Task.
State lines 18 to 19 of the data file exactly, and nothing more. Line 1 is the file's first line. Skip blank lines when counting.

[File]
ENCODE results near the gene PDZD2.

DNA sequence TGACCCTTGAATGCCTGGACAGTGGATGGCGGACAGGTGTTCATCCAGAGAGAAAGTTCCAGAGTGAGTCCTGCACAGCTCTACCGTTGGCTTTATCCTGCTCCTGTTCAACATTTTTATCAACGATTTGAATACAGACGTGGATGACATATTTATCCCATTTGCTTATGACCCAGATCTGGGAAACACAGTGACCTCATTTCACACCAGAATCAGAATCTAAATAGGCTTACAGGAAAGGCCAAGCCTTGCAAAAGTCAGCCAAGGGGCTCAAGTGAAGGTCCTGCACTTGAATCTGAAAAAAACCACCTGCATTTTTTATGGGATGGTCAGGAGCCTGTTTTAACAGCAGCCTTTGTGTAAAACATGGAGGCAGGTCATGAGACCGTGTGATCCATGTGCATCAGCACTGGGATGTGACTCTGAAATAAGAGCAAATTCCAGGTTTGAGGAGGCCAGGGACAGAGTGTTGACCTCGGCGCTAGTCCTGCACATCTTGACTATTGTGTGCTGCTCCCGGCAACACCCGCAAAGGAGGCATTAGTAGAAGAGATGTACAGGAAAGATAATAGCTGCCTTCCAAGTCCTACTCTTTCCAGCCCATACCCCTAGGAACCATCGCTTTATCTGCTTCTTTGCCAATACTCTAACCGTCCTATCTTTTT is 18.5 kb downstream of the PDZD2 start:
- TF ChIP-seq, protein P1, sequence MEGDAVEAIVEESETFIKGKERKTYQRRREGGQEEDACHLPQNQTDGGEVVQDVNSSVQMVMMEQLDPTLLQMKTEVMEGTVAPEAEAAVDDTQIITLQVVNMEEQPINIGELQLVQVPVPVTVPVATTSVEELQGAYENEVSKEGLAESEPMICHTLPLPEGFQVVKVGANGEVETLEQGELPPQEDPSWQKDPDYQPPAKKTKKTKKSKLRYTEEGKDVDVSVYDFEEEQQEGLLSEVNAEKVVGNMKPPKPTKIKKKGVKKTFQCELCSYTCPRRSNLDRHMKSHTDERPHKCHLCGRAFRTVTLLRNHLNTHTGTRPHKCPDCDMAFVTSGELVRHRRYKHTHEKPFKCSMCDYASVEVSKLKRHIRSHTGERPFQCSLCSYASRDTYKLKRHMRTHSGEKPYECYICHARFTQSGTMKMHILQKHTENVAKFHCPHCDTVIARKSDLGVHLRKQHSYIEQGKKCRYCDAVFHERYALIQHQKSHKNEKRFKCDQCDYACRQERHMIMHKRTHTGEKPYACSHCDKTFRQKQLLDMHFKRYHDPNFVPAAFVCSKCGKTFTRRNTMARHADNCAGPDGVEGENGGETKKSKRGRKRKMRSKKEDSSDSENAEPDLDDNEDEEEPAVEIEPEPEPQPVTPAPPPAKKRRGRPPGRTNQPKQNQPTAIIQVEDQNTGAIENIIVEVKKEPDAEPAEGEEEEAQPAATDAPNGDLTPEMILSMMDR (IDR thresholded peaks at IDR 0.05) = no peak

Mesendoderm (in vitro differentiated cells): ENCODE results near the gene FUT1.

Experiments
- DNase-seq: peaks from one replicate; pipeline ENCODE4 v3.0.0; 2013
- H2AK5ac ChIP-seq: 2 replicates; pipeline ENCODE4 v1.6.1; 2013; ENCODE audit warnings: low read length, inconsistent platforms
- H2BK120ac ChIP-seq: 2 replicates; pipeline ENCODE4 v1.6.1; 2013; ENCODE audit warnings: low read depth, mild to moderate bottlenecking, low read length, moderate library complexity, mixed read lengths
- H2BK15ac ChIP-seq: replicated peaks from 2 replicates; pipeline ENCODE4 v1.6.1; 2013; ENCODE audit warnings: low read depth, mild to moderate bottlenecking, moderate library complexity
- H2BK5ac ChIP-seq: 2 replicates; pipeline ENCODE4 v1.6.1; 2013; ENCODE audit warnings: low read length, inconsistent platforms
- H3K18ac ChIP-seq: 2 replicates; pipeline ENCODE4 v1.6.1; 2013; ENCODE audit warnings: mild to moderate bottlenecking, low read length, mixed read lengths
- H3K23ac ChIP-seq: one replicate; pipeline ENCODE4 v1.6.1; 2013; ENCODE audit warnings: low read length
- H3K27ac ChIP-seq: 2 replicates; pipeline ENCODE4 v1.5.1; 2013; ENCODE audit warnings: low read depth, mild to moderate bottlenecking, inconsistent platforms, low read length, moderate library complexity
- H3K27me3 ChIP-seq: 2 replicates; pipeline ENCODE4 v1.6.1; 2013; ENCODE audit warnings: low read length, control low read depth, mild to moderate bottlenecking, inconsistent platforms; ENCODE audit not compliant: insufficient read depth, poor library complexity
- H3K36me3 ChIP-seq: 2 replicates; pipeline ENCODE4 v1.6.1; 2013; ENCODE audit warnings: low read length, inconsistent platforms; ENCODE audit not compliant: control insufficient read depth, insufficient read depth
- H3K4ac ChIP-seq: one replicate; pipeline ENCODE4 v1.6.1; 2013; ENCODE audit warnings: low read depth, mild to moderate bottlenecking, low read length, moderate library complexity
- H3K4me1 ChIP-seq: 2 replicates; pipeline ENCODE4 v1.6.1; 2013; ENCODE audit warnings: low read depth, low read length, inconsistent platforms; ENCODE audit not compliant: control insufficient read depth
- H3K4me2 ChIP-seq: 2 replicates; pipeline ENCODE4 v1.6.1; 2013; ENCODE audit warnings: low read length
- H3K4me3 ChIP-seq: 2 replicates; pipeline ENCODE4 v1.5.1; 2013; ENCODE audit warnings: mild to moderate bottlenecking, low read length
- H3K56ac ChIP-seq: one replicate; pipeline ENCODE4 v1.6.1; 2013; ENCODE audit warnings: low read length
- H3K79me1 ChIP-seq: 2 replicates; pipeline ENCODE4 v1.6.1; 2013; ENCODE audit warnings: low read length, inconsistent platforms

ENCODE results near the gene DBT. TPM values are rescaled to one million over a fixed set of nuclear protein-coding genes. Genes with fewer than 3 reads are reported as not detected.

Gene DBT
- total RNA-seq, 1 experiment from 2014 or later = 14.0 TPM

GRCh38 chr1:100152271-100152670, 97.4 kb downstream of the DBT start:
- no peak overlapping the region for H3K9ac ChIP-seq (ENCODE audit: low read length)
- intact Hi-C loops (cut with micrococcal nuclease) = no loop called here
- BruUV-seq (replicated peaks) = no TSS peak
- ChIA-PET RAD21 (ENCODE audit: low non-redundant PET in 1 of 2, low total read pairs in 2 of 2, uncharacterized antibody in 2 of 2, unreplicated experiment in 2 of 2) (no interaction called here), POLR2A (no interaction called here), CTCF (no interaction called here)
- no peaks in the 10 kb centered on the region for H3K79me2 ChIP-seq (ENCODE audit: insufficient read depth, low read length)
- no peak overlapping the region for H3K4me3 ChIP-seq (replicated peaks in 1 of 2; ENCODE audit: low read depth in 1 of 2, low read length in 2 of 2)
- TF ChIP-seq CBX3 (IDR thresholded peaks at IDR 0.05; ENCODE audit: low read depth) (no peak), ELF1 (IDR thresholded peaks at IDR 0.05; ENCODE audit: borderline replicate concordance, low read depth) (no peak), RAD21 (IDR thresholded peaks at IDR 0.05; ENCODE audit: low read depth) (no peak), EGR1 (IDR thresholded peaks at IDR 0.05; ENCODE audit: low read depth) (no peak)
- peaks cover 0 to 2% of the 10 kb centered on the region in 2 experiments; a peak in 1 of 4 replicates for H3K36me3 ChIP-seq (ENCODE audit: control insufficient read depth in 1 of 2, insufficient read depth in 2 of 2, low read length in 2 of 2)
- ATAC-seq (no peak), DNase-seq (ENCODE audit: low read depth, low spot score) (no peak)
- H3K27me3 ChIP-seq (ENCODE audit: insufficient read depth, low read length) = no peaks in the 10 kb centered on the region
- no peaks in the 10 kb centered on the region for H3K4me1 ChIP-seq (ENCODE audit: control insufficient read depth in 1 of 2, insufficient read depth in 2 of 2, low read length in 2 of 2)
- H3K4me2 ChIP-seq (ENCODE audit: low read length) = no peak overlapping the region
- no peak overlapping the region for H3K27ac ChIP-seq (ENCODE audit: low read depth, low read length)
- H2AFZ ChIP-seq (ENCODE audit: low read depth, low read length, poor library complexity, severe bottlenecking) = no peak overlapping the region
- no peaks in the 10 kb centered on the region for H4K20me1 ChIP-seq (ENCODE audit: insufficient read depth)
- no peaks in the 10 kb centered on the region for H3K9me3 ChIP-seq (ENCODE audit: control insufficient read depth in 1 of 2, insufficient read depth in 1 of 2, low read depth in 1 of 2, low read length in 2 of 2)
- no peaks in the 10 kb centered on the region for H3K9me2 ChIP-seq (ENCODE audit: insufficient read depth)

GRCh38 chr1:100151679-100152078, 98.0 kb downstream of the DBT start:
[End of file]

- H3K4me2 ChIP-seq: 2 replicates; pipeline ENCODE4 v1.6.1; 2013; ENCODE audit warnings: low read length
- H3K4me3 ChIP-seq: 2 replicates; pipeline ENCODE4 v1.5.1; 2013; ENCODE audit warnings: mild to moderate bottlenecking, low read length